How bad will CIDP get?

    • Anonymous
      May 1, 2008 at 5:28 pm

      It has been a while since I have been to this forum. Since I have been here we have been some very hard times. My main concern is my husband’s CIDP.
      He has gotten worse within the past few months. He has alot of pain and I know this goes along with it and he has lostalot of muscle strength in his legs, more than I had realized. His twitching and cramps are movoing up to his arms and we are very nervous over this. He is dropping and knocking things over all the time. My main concern is his mind is very bad, he forgets constantly, he seems to be in a sort of “fog” all the time. My mother has seen this too, sometimes he is soo bad that we have to watch over him.

      Everytime we tell the neurologist all she says that this is part of the disease and we have to live with it. She states that his memory problems are his medicine. What kind of meds are ya taking? He is on Diliatin and Lyrica. He has tried the IVIG but had a severe reaction and can no longer take them.

      Another question, he has been diabled since last yr and we have filed for SSI and disabilty and have gotten denied 2times, now we are waiting for a hearing and it could take up to 2 years for a hearing. How long did it take for ya to get your disabilty.

      Sorry for so long, thanks ahead of time for all the responses.

    • May 1, 2008 at 7:06 pm

      You do not mention if your husband is currently on ivig. If he is, maybe he needs more or additional medication (steroids, cell cept, pp etc.) If he is not, he should be. Brain fog is a very interensting topic, docs say it does not happen from gbs/cidp, we, well some, on the site, myslef included, disagree. Did you mention he is on Lyrica? That and other drugs can contribute to the problem. I wonder if depression or fatigue or lack of sleep are a large part of the problem. My son seems to be ok memory wise when he is not sad, or tired, who knows! Good luck!!
      Dawn Kevies mom

    • May 1, 2008 at 7:13 pm

      Since ivig was an issue the first time, give it another try. There are many things that can aid in the infussion going better. We too had issues and now get it once a month with 75% better results. Slow flo rates, liquid vs. powder, brand change, pre meds, all make a difference. Steroids and pp are options as well. As long as basic blood work has been done to check the Igg levels ( the acronyms are probably wrong, some one will be along to correct them for me and make the proper small, capitol g’s, but igg levels are what you are looking for) and they are ok to receive ivig, then it is all about the administration. It has taken us about 15 months of trial and error to get where we are now, but I KNOW Kevin would never give up playing like a regular little boy again as opposed to the reactions to the ivig.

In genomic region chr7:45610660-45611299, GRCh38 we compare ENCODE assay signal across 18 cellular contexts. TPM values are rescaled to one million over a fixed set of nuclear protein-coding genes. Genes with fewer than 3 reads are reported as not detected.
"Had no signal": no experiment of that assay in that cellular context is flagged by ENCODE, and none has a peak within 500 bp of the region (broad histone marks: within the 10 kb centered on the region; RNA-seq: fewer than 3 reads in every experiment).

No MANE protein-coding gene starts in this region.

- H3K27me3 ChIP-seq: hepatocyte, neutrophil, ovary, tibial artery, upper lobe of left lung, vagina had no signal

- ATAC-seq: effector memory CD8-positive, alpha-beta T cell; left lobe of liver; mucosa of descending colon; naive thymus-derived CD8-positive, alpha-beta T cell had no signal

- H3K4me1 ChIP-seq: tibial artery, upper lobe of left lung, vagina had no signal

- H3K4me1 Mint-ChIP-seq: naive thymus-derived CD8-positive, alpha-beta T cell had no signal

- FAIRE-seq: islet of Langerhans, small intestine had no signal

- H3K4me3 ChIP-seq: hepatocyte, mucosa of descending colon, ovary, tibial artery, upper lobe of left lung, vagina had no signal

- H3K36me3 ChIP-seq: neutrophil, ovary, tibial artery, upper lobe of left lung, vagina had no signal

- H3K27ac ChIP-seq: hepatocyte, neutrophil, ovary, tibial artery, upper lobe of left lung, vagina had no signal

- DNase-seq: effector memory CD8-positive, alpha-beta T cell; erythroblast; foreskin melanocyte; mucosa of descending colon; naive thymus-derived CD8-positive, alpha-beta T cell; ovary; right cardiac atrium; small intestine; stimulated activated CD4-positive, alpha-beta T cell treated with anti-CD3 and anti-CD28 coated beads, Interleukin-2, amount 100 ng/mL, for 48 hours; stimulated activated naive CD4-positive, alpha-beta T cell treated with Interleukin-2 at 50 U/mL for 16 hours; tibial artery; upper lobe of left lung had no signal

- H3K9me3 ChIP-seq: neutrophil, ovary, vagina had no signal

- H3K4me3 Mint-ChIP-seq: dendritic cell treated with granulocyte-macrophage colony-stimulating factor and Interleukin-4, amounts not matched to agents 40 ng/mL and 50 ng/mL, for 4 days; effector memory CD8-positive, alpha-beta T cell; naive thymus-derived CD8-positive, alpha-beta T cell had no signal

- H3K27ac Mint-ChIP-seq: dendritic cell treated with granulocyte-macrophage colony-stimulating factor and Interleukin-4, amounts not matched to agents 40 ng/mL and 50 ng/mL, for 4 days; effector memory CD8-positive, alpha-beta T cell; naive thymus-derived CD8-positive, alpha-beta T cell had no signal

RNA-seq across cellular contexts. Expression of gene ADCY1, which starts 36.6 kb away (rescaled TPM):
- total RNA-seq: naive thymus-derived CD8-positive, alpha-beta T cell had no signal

Dawn Kevies mom

    • Anonymous
      May 2, 2008 at 6:50 am

      He has gotten worse within the past few months. He has alot of pain and I know this goes along with it and he has lostalot of muscle strength in his legs, more than I had realized. His twitching and cramps are movoing up to his arms and we are very nervous over this. He is dropping and knocking things over all the time. My main concern is his mind is very bad, he forgets constantly, he seems to be in a sort of “fog” all the time. My mother has seen this too, sometimes he is soo bad that we have to watch over him.

      Wow – you could have ripped a page right out of my diary last year. He definately needs some kind of treatment other than just dealing with the symptoms. As Dawn says IVIg may still be an option, I had some allergic reactions to it, I’ve had meningitis from it, and it’s still the BEST option for me and I’m getting better from it, we just deal with the side effects as they come. If his problems with IVIg are too severe then you should at least consider plasmapheresis or one of the other options like steriods.

      Twitching, dropping things, bumping into things, cramps, etc. all these things point to me that his nerves are not healed and may still be under attack. As frustrating as it is for you I’m sure it’s twice as bad for him. I can’t tell you how many of my favorite coffee mugs I broke because I insisted on doing things myself and just lost my grip on it. Or ran into a wall and got a black eye because I lost my balance at precisely the wrong time. It’s annoying, I know, and it means he isn’t healed yet, needs more rest, and possibly treatment as well.

      OK on to the brain fog – YES this is/was a huge problem for me that has finally started to get better. I do not take any medications other than IVIg so it’s not because of Lyrica or any other drug that my brain took a vacation. My husband and I were concerned I’d be impaired my whole life too but I am finally getting better in that regards, don’t space out nearly so much, I remember more things now though my husband still has to call and remind me to eat occasionaly. Yes it is VERY scary, it was very scary for me too going through the worst of it. I knew there was something wrong but I just couldn’t make my brain work right. I felt very guilty that I’d forget things all the time, too scared to tell anyone about the worst of it though I’m sure my husband knew. I don’t know whether time or the IVIg treatments have been the main factor in the return of my brain but I am sure the IVIg had something to do with it. It’s like you can’t think when your body is busy trying to rebuild nerves and when I was at my sickest my brain got the very last of my energy after it was parceled out to everywhere else first. This is one of the reasons I’m suggesting you find a treatment that allows his nerves to begin healing, rather than just treating the symptoms.